Estate Plans Evolve with Age
A good estate plan for a young adult is likely not good for a middle-aged individual or a senior citizen. As we age our life circumstances change and our estate plans need to reflect those changes. It is essential that you review your estate plan periodically to make sure it addresses your current situation.
Having a current estate plan ensures that your assets will go to whom you want them to. It will ensure that portions of your estate don't mistakenly go to someone who no longer holds an important part in your life and likewise that significant people in your life are included.
Typically, estate plans for young single adults are quite simple. Personal property and real estate interests need to be addressed. Frequently charitable gifts are made to organizations or worthy causes.
As young adults age greater assets and marriage can affect the estate plan. Children will require greater changes to the plan. Provisions must be made for the child to potentially inherit as a minor. A guardian and conservator should be designated to take care of the child's personal and financial welfare. Estate plans should be updated with each addition to the family.
As individuals approach middle age their lives change and so should their estate plans. They frequently have more assets and start to plan for retirement. These changes mean that you want to protect and grow your assets. This may be a time that a trust is indicated for your estate plan. You want to make sure that the inheritance of your assets is properly addressed.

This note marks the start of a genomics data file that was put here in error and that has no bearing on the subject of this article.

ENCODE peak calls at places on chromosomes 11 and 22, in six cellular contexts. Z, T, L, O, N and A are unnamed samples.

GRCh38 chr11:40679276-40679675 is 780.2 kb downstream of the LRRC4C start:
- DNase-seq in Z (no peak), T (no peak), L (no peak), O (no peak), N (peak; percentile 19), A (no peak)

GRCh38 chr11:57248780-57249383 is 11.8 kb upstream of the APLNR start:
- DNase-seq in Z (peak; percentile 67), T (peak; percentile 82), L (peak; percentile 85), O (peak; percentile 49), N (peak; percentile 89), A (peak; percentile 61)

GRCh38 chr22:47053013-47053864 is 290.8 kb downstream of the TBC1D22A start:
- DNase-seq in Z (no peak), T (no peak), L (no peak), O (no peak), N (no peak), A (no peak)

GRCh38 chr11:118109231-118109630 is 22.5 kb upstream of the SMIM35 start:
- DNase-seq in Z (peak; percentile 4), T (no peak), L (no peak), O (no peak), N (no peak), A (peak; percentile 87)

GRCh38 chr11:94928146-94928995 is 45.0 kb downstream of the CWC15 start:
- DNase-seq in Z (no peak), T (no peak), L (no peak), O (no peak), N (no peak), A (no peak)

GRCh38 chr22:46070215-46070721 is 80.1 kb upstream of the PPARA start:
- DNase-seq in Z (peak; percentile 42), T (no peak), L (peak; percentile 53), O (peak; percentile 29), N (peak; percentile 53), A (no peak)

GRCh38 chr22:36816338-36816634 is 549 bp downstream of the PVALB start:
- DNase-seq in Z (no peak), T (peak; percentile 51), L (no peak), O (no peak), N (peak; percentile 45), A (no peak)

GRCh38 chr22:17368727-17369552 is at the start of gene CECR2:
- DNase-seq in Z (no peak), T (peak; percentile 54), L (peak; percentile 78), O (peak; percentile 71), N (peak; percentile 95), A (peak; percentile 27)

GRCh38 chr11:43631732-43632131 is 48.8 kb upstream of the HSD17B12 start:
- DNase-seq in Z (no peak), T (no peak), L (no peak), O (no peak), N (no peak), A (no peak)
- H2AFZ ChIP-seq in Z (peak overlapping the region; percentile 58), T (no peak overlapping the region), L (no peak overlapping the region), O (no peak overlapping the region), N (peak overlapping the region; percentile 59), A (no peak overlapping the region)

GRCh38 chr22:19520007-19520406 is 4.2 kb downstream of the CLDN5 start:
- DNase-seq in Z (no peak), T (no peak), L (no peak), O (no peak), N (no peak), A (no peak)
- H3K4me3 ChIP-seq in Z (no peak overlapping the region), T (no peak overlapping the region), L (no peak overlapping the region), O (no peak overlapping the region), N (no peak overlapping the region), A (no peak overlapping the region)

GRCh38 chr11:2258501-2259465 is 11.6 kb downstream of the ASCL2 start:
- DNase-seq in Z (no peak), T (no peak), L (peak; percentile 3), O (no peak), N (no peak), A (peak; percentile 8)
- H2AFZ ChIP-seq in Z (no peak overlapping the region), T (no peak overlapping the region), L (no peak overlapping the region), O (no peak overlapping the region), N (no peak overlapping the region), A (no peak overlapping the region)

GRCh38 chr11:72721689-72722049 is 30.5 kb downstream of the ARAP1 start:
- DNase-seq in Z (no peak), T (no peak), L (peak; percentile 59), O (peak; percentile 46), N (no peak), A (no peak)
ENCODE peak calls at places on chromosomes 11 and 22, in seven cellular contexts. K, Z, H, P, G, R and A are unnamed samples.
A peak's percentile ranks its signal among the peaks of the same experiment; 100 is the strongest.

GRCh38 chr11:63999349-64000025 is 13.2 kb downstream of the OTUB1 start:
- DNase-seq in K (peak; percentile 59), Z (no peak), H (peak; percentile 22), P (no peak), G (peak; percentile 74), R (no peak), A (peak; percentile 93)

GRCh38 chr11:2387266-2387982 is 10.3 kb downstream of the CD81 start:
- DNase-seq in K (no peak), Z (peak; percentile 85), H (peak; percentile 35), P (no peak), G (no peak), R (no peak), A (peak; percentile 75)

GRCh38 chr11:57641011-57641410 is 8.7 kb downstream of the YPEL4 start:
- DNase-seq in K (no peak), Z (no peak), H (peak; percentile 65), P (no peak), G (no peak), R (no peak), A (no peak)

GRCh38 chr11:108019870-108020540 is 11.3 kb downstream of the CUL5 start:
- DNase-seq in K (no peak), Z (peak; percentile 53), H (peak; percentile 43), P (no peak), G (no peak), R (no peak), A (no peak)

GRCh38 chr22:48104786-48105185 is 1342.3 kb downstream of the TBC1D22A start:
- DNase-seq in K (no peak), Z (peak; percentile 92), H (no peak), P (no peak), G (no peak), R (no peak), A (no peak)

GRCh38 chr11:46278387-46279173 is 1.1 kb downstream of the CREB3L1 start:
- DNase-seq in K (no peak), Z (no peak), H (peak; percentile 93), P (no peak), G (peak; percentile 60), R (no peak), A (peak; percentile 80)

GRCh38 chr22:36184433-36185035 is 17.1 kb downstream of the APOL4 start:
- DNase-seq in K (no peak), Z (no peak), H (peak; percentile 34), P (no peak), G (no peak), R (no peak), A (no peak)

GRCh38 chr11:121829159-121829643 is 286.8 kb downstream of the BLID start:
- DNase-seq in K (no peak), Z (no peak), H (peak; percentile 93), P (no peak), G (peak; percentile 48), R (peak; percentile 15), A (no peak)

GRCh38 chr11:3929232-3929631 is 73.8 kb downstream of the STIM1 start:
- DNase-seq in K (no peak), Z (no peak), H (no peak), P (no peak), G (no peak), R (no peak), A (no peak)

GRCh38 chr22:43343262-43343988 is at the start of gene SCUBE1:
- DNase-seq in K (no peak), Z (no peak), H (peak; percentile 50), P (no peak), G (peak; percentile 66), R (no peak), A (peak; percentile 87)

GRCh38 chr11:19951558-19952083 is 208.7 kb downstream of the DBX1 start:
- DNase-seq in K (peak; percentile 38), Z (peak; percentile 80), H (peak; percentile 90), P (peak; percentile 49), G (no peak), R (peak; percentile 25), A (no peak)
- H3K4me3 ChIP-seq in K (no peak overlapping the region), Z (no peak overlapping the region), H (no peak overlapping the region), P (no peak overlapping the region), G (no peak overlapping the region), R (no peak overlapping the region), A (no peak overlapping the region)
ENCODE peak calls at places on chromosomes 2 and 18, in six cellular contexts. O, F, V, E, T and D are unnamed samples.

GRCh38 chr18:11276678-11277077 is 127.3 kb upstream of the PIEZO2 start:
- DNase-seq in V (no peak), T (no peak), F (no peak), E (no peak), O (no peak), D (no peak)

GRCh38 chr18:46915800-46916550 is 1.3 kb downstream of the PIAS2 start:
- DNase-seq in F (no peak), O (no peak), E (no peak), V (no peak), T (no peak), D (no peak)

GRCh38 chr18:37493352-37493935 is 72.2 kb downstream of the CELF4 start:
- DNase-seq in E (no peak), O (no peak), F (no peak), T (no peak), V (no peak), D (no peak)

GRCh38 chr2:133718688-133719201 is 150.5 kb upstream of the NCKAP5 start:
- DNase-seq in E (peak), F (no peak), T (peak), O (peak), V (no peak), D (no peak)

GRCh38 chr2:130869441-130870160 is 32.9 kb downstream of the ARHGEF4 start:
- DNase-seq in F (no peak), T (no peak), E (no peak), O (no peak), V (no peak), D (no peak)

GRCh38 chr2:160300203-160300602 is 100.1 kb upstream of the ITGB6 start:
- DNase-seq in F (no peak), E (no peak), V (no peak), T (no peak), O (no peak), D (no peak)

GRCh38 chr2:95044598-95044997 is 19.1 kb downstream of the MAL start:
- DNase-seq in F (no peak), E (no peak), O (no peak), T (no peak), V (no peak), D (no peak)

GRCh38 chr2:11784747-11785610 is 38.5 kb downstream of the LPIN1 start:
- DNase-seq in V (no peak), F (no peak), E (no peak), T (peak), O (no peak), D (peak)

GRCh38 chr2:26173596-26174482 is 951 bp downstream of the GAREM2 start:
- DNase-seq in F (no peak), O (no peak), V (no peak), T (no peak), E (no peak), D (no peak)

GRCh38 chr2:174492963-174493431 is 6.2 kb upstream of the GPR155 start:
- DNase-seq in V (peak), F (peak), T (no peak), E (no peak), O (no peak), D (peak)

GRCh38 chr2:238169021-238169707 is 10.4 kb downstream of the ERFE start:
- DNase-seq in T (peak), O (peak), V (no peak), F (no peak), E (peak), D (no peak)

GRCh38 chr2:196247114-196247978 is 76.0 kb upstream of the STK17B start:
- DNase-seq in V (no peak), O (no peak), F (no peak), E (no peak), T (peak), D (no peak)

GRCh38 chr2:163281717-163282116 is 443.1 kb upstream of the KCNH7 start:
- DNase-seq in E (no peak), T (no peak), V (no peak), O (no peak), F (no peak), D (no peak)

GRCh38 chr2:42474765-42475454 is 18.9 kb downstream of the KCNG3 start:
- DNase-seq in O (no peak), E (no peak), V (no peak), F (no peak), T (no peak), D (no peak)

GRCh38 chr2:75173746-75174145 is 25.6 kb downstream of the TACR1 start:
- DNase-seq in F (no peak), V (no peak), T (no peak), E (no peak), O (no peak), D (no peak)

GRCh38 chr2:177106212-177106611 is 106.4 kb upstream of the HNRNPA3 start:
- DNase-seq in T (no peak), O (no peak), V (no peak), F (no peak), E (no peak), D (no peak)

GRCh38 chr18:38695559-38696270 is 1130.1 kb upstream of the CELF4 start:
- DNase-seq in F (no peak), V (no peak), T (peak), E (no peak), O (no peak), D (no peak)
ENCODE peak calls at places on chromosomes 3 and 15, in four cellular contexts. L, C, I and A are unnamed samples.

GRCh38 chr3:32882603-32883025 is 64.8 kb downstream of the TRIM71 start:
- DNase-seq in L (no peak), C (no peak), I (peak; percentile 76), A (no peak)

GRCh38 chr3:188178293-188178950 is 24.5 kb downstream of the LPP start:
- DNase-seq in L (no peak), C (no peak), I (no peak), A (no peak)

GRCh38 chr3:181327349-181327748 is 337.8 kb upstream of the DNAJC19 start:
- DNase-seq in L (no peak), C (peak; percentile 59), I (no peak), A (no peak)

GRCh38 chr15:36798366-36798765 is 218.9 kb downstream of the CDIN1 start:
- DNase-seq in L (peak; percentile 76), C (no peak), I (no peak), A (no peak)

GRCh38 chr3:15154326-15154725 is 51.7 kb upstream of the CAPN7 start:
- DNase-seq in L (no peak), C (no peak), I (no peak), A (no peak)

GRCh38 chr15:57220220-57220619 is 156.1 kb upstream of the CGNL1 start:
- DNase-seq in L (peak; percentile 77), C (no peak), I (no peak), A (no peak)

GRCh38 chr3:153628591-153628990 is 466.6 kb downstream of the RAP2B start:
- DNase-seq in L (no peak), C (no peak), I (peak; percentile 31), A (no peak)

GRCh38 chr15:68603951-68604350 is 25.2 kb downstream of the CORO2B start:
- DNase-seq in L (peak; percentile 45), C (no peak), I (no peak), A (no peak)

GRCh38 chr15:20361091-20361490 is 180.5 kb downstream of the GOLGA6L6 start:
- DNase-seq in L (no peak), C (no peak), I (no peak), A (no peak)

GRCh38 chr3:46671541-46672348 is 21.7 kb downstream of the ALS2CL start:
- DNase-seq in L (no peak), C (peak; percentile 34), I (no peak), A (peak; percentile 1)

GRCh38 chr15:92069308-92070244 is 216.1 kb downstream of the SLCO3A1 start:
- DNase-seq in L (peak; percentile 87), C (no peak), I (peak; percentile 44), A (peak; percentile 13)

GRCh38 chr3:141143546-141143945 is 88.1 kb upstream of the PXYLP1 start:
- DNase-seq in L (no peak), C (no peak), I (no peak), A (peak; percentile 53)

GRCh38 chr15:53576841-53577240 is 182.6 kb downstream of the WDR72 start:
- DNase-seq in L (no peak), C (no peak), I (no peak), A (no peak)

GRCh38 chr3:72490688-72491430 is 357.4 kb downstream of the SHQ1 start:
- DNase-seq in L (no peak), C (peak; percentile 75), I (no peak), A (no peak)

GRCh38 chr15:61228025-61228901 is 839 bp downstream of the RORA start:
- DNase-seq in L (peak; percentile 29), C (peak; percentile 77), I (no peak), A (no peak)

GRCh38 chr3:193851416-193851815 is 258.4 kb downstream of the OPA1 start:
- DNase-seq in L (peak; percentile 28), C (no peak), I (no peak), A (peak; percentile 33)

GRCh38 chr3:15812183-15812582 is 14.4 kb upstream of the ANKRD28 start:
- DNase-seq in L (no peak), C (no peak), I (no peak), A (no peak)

At this time your children are of course aging as well. Your plan may now need to reflect potential inheritance going to adult children instead of minors. This can include addressing potential claims from their divorcing spouses.
Changes in your marital status requires significant changes to your estate plan. Divorce or marriage should prompt an immediate revision to your plan.
As one approaches and enters older age there are of course more changes. Retirement occurs or may be coming up. You may be having grandchildren. There could be the death of a spouse or beneficiaries. All of these are reasons to revisit your estate plan and to make revisions as needed to reflect these changes in your life.
Your estate plan needs to change throughout your life. It needs to evolve with you. A current and accurate estate plan will ensure that your estate will be distributed in the manner you want and to whom you want. Make sure a significant person in your life is not left out. Protect the assets you have worked so hard for. Review your will regularly and keep it current with significant life changes. Shoffner & Associates can work with you to create and maintain an estate plan specific to you and your needs.
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Freya Allen Shoffner, Esquire
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